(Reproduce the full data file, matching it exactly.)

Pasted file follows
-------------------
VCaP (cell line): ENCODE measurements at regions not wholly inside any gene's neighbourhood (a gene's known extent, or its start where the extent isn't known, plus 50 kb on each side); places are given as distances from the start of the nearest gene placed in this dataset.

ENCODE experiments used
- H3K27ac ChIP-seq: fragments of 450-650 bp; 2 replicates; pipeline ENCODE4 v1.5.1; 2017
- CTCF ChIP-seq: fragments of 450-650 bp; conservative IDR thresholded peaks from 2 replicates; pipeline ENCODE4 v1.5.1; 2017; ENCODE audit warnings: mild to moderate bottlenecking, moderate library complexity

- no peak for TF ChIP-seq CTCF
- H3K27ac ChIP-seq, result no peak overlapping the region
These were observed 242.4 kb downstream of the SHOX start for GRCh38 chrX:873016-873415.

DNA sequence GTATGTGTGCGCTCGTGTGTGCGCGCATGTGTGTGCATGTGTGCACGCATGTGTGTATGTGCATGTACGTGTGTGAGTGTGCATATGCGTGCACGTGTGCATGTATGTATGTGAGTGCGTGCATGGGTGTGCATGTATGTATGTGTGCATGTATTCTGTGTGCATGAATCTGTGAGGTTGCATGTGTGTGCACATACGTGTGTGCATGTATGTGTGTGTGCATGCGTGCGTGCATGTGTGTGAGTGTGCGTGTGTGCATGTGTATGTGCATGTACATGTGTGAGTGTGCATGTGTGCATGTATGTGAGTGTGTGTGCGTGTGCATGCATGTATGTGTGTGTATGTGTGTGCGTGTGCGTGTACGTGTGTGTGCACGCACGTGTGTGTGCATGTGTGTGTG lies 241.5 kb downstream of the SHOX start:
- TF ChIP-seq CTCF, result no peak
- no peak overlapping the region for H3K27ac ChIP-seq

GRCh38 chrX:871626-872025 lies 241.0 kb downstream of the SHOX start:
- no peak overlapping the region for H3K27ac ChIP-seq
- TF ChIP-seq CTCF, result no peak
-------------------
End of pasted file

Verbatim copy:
VCaP (cell line): ENCODE measurements at regions not wholly inside any gene's neighbourhood (a gene's known extent, or its start where the extent isn't known, plus 50 kb on each side); places are given as distances from the start of the nearest gene placed in this dataset.

ENCODE experiments used
- H3K27ac ChIP-seq: fragments of 450-650 bp; 2 replicates; pipeline ENCODE4 v1.5.1; 2017
- CTCF ChIP-seq: fragments of 450-650 bp; conservative IDR thresholded peaks from 2 replicates; pipeline ENCODE4 v1.5.1; 2017; ENCODE audit warnings: mild to moderate bottlenecking, moderate library complexity

- no peak for TF ChIP-seq CTCF
- H3K27ac ChIP-seq, result no peak overlapping the region
These were observed 242.4 kb downstream of the SHOX start for GRCh38 chrX:873016-873415.

DNA sequence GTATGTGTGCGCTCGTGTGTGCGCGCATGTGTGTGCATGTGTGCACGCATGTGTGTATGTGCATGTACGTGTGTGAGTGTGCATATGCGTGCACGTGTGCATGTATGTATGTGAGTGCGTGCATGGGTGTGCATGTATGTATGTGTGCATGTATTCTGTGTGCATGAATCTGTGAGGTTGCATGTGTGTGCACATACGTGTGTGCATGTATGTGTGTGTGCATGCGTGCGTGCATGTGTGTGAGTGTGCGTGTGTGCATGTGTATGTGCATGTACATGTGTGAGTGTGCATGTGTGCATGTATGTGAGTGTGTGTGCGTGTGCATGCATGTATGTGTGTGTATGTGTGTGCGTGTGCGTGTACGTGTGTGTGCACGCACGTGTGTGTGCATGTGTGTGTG lies 241.5 kb downstream of the SHOX start:
- TF ChIP-seq CTCF, result no peak
- no peak overlapping the region for H3K27ac ChIP-seq

GRCh38 chrX:871626-872025 lies 241.0 kb downstream of the SHOX start:
- no peak overlapping the region for H3K27ac ChIP-seq
- TF ChIP-seq CTCF, result no peak